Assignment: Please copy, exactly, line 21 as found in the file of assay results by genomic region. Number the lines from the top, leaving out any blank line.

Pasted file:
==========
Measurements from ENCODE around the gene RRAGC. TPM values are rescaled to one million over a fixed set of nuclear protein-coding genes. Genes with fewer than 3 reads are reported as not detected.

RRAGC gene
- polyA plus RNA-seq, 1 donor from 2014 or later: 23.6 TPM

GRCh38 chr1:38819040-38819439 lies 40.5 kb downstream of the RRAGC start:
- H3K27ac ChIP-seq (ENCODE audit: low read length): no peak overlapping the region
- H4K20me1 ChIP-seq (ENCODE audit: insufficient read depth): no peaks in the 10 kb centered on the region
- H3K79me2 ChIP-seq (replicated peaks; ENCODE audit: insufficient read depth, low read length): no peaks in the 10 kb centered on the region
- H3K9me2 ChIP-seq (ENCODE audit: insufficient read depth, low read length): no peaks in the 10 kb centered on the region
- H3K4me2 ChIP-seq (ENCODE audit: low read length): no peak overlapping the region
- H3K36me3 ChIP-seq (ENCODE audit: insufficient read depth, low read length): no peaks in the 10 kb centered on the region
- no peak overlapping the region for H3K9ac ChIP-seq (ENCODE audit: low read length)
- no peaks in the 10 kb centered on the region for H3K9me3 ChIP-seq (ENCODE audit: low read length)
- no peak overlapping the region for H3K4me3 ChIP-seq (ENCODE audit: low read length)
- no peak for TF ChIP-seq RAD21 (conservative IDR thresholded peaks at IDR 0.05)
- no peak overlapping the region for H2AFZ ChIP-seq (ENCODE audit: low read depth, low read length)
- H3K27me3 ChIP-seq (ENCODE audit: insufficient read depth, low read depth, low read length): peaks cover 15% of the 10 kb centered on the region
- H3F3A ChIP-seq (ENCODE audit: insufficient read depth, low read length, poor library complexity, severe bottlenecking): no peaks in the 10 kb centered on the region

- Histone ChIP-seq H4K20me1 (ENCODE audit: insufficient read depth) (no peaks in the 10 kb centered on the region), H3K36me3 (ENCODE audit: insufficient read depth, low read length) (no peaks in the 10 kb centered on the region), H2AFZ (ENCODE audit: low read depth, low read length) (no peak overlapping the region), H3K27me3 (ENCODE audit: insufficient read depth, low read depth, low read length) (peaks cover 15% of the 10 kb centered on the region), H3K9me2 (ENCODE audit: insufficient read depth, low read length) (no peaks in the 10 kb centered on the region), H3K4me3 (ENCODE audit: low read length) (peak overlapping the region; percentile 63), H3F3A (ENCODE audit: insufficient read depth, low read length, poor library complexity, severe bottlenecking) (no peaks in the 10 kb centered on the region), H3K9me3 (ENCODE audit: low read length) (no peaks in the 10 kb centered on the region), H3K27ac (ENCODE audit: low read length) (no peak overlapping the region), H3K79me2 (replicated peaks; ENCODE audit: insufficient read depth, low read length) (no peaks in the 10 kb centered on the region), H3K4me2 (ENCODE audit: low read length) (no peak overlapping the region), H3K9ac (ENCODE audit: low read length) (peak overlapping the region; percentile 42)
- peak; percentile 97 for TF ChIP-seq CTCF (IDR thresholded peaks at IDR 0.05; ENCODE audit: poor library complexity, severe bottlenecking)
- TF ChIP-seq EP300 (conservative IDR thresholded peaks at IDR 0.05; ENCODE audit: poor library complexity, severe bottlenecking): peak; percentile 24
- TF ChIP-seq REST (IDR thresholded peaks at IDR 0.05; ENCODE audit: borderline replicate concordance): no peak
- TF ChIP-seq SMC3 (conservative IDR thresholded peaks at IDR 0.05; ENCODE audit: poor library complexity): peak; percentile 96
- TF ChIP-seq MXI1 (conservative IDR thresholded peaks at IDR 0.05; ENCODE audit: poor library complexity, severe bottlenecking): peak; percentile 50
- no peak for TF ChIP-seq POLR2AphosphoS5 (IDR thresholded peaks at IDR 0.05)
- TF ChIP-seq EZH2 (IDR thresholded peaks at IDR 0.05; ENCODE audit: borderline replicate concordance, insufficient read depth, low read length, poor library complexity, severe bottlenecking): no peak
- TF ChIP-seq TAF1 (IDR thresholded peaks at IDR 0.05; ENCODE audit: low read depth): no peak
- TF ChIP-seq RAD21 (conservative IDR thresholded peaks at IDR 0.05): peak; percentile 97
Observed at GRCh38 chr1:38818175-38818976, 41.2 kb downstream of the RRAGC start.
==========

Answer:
- TF ChIP-seq REST (IDR thresholded peaks at IDR 0.05; ENCODE audit: borderline replicate concordance): no peak